Here are three big stories from Africa’s business landscape you should keep in mind this week:

The CBN went on a licence-revoking spree

On May 24th, the Central Bank of Nigeria revoked the operating licences of 132 microfinance banks, four primary mortgage banks, and three finance companies.

Notably, the CBN’s reasons for this carnage varied from one bank to another. But in summary, the affected banks had either been inactive, were broke, didn’t submit required documents, provided no returns, or stopped doing the kind of banking they were supposed to do for over six months. According to the apex bank, being in any of these positions goes against the Banks and Other Financial Institutions Act (BOFIA), 2020, and the Revised Regulatory and Supervisory Guidelines for Microfinance Banks in Nigeria.

More attention was on Eyowo, which claims to have onboarded over 3 million Nigerian users since its inception. The budding digital bank reportedly went through a turbulent year in 2022 and has not recovered.

Patricia’s hack came to light.

Patricia, one of Nigeria’s leading crypto marketplaces, announced that it suffered a security breach. As a result, it had to put withdrawals on hold. “Not long ago, we were victims of a hack. Patricia, the retail trading application, was solely affected by the breach,” it said in an email to its customers last week. The company stated that only its bitcoin and naira assets had been compromised, while other crypto assets were intact.

Patricia later announced that it had found the culprit — a “syndicated group”—and had started taking legal steps against them.

However, new reports show that this breach is not so recent. It happened in January 2022 and cost the company $2 million. Patricia has been trying to manage this situation since then by buying coins from customers who wanted to move their assets to other wallets. But now, it seems to be in a tight position. Will this be a self-inflicted bank run? We hope not.

Nvidia’s rally hasn’t peaked.

The debate about the AI wars has centred around Google, Microsoft, Meta and OpenAI. However, one company is already profiting from this wave.

Nvidia Corp, the world’s most valuable chipmaker, has seen a $184 billion surge in its stock price this year, making it the best-performing stock on the S&P. The company, whose original business was selling graphics cards to gamers, has become the centre of the AI boom.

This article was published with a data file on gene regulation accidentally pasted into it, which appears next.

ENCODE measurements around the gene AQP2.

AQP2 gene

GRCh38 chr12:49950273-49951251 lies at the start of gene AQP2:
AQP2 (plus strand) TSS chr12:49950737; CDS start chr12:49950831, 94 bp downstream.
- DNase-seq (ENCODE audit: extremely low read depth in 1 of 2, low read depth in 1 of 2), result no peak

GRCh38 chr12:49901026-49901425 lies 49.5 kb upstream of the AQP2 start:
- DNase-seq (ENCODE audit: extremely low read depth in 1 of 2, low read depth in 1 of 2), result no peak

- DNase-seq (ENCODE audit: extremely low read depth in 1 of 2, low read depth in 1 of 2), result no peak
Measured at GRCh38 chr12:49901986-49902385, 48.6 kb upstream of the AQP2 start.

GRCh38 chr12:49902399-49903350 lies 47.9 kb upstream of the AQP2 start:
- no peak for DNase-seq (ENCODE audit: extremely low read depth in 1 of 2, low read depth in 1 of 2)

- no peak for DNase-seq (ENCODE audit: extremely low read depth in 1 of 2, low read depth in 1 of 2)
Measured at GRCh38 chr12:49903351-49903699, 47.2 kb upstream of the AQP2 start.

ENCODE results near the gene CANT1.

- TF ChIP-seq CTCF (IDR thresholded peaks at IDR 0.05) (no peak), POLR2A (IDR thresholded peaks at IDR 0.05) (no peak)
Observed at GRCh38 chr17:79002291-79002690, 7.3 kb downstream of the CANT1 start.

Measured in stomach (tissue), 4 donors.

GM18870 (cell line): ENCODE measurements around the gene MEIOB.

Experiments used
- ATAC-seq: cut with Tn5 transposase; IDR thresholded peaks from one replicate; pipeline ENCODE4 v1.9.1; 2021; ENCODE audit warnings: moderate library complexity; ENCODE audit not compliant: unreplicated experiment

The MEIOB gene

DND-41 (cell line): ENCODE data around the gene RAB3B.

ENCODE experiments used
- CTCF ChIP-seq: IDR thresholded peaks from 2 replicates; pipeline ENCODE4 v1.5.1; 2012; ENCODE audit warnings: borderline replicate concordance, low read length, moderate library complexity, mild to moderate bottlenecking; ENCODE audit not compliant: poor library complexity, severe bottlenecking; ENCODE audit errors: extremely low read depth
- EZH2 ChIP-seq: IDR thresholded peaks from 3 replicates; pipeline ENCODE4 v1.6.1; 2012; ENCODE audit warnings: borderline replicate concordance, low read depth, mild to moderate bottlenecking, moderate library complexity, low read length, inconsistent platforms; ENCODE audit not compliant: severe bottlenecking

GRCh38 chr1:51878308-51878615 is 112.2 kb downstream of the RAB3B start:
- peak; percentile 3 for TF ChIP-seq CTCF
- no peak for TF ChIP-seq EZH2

Now, the CEO, Jensen Huang, has announced that the company is unveiling new AI products to further capitalize on the frenzy. The offerings include the DGX GH200 supercomputer for creating advanced chatbots, networking systems to enhance data centre speed, a collaboration with WPP for cost-effective advertising production using AI and the metaverse, and Nvidia ACE for Games, which brings more personality to video game characters through AI-generated responses. Microsoft, Google and Meta are among the expected first clients of some of these offerings.

ICYMI: Market roundup

  • Nigeria’s stock market had a slightly positive week, with the NGX All-Share Index gaining 1.51% to close at 52,187.93 points. The top gainers were FTN Cocoa Processors (54.55%), R T Briscoe PLC (40.74%), Chams Holding Company (36.67%), Tripple Gee and Company (32.20%), and University Press (20.32%). Top decliners were Sovereign Trust Insurance (−20.00%), Chellarams (−18.78%), Ardova (−13.90%), Royal Exchange (−7.69%), and Neimeth International Pharmaceuticals (−7.33%).
  • The naira closed the week at N464.51 against the dollar at the Investors’ and Exporters‘ window, up from last week’s N462.00.
  • Brent crude oil is $77.49 per barrel, up from last week’s $76.51. West Texas Intermediate (WTI) crude oil is $73.27 per barrel, up from $72.27.
  • The crypto market rose 3.57% over the week to a $1.16 trillion market cap. Bitcoin gained 3.96% to close at $27,924, Ethereum gained 4.76% to reach $1,901 and BNB gained 2.25% to close at $314.
  • Dawi Clinics, the largest chain of outpatient care in Egypt, has raised EGP 250 million ($ 8 million) to fund the growth of its chain of clinics across the Egyptian market.
  • South Africa’s Play Sense, an independent preschool that offers play-based learning through its online micro-schools platform plaDorm, has secured an undisclosed funding round.
  • Kunda Kids, a children’s media publisher and creative studio announced a $700k pre-seed round and the launch of its flagship animation series on YouTube, Kunda & Friends, which will premiere today.
  • South African digital banking platform, TymeBank, has raised USD 77.8 M in a pre-Series C round.

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